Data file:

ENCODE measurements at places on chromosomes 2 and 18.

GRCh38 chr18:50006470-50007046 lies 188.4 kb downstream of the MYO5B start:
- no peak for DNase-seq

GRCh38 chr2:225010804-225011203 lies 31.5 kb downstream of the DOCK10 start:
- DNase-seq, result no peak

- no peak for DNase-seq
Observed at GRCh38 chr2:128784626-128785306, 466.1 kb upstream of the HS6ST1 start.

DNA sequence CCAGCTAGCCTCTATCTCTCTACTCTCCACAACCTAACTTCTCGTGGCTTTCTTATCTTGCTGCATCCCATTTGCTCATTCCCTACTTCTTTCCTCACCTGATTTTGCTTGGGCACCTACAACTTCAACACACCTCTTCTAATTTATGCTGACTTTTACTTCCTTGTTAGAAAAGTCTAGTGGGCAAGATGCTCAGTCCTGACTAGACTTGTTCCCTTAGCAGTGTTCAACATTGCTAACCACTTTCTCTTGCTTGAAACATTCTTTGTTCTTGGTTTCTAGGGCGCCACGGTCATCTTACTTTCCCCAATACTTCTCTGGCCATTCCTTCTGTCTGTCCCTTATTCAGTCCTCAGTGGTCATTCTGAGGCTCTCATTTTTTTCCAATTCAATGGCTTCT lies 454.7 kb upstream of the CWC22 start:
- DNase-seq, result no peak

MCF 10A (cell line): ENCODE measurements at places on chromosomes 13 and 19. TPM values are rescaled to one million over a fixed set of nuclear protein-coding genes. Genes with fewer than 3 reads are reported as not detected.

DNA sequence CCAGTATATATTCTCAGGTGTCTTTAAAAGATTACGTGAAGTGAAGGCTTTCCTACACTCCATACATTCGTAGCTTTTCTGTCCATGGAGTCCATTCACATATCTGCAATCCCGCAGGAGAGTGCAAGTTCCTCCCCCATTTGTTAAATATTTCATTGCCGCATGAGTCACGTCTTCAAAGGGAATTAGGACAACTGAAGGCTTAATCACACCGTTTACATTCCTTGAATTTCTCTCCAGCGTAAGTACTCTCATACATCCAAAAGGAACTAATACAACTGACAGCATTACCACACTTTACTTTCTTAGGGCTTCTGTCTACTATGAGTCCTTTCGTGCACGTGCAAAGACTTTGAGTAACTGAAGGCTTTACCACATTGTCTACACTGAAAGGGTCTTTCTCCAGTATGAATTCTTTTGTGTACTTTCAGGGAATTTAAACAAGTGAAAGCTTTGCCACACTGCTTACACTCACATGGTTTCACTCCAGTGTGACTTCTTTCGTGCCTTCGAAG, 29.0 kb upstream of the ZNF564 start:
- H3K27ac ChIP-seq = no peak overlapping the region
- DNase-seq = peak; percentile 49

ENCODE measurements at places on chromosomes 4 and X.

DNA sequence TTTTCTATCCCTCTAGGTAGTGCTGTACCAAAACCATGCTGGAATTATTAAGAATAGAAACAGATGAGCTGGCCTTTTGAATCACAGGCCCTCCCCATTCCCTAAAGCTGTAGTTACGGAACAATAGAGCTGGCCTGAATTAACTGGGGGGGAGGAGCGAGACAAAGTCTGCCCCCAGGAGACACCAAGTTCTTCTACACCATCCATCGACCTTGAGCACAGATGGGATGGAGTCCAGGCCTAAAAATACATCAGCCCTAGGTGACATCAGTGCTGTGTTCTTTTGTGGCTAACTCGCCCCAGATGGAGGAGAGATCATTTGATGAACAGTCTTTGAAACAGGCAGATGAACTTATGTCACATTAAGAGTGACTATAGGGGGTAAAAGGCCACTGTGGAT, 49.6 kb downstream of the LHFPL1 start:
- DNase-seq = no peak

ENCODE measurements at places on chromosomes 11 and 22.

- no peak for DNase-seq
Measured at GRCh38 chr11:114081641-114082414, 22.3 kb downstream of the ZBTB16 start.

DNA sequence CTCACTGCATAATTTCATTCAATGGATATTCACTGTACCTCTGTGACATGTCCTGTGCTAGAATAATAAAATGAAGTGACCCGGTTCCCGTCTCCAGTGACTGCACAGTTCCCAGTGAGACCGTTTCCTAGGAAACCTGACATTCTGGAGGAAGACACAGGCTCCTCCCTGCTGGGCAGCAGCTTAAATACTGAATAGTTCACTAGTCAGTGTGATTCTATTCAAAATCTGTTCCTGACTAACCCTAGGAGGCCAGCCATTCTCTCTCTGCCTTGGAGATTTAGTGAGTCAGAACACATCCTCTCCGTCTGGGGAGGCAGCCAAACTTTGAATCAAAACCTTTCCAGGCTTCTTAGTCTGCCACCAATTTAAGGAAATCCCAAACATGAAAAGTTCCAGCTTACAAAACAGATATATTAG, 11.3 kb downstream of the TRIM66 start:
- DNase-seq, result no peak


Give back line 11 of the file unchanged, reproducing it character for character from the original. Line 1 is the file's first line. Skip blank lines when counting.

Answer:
DNA sequence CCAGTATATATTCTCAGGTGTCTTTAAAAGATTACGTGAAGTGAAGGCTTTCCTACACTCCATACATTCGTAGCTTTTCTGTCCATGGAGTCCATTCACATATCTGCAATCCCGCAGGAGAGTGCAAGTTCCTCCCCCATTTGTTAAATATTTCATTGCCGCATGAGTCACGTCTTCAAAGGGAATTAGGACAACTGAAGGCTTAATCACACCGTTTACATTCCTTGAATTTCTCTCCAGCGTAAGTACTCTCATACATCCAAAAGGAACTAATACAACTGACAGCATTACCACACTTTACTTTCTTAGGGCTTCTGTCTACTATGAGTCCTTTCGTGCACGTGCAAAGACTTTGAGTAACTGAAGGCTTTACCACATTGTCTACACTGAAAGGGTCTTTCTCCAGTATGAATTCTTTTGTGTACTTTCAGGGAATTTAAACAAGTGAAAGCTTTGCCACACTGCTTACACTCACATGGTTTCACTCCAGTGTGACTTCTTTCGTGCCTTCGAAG, 29.0 kb upstream of the ZNF564 start: